Wolfgang Amadeus Mozart: Why must I submit samples of my work to some stupid committee just to teach a thirteen-year-old girl?
Count Von Strack: Because His Majesty wishes it.
Wolfgang Amadeus Mozart: Is the emperor angry with me?
Count Von Strack: Quite the contrary.
Wolfgang Amadeus Mozart: Then why doesn't he simply appoint me to the post?
Count Von Strack: Mozart, you are not the only composer in Vienna.
Wolfgang Amadeus Mozart: No, but I'm the best.
Antonio Salieri: Are you sure you can't leave these and, and come back again?
Constanze Mozart: It's very tempting sir, but it's impossible, I'm afraid. Wolfgang would be frantic if he found those were missing, you see they're all originals.
Antonio Salieri: Originals?
Constanze Mozart: Yes, sir, he doesn't make copies.
Antonio Salieri: These, are originals?
Constanze Mozart: Wolfie, I think you really are going mad. You work like a slave for that idiot actor who won't give you a penny. And here, this is not a ghost! This is a real man who puts down real money. Why on earth won't you finish it? Can you give me one reason I can understand?
Wolfgang Amadeus Mozart: It's killing me.
Wolfgang Amadeus Mozart: It's unbelievable, the director has actually torn up a huge section of my music. They say I have to rewrite the opera. But it's perfect as it is! I can't rewrite what's perfect.
Constanze Mozart: Stop it.
Wolfgang Amadeus Mozart: I am stopping it! Slowly. There? See? I've stopped. Now we're going back.
Constanze Mozart: No.
Wolfgang Amadeus Mozart: Yes, yes! You don't know where you are! Here, everything goes backwards. People walk backwards, dance backwards, sing backwards, and even talk backwards.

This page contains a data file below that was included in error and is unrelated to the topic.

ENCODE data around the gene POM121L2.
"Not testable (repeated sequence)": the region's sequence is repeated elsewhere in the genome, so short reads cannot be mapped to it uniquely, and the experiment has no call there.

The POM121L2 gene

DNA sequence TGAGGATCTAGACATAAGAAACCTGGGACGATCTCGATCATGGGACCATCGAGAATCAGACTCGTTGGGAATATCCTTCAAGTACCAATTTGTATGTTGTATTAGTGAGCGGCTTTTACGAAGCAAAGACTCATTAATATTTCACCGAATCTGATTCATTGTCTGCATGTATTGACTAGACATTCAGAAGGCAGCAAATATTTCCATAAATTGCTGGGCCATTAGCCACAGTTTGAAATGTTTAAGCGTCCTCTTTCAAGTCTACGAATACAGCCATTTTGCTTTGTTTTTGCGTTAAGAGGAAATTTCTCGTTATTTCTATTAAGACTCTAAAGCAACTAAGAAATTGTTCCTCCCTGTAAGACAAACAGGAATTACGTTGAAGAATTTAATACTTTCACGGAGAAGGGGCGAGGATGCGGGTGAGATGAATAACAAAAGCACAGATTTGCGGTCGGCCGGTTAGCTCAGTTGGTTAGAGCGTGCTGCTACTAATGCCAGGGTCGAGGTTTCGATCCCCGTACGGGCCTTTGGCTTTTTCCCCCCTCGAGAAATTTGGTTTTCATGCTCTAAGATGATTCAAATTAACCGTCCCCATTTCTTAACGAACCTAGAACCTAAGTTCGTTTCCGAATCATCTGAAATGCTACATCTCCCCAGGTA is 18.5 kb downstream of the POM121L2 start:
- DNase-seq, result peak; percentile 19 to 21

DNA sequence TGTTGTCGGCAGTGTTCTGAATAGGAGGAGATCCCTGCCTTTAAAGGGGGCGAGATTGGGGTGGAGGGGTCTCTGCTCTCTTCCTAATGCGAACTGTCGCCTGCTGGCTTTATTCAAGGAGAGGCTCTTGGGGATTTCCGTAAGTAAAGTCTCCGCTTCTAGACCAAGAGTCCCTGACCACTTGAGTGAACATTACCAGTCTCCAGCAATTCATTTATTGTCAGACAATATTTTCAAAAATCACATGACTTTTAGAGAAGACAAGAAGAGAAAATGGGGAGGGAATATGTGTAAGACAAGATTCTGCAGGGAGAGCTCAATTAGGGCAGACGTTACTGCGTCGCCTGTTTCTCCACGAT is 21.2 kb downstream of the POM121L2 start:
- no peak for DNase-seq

Constanze Mozart: That's stupid.
Wolfgang Amadeus Mozart: Why? People fart backwards.
Count Orsini-Rosenberg: Italian is the proper language for opera. All educated people agree on that.
Wolfgang Amadeus Mozart: My music... they started without me.
Emperor Joseph II: Brava, madame! You are an ornament to our stage.
Antonio Salieri: I heard the music of true forgiveness filling the theater, conferring on all who sat there, perfect absolution. God was singing through this little man to all the world, unstoppable, making my defeat more bitter with every passing bar.
Wolfgang Amadeus Mozart: I am fed to the teeth with elevated themes! Old dead legends! Why must we go on forever writing about gods and legends?
Baron Van Swieten: Because they do. They go on forever. Or at least what they represent. The eternal in us. Opera is here to enoble us. You and me, just the same as His Majesty.
Emanuel Schikaneder: Look, I asked you if we could start rehearsals next week and you said yes.
Wolfgang Amadeus Mozart: Well, we can.
Emanuel Schikaneder: So let me see it. Where is it?
Wolfgang Amadeus Mozart: Here. It's all right here in my noodle. The rest is just scribbling. Scribbling and bibbling, bibbling and scribbling.
Antonio Salieri: He was my idol. Mozart, I can't think of a time when I didn't know his name. I was still playing childish games and he was playing music for kings and emperors. Even the Pope in Rome! I admit I was jealous when I heard the tales they told about him. Not of the brilliant little prodigy himself, but of his father, who had taught him everything.
Emperor Joseph II: My dear young man, don't take it too hard. Your work is ingenious. It's quality work. And there are simply too many notes, that's all. Just cut a few and it will be perfect.
Wolfgang Amadeus Mozart: Which few did you have in mind, Majesty?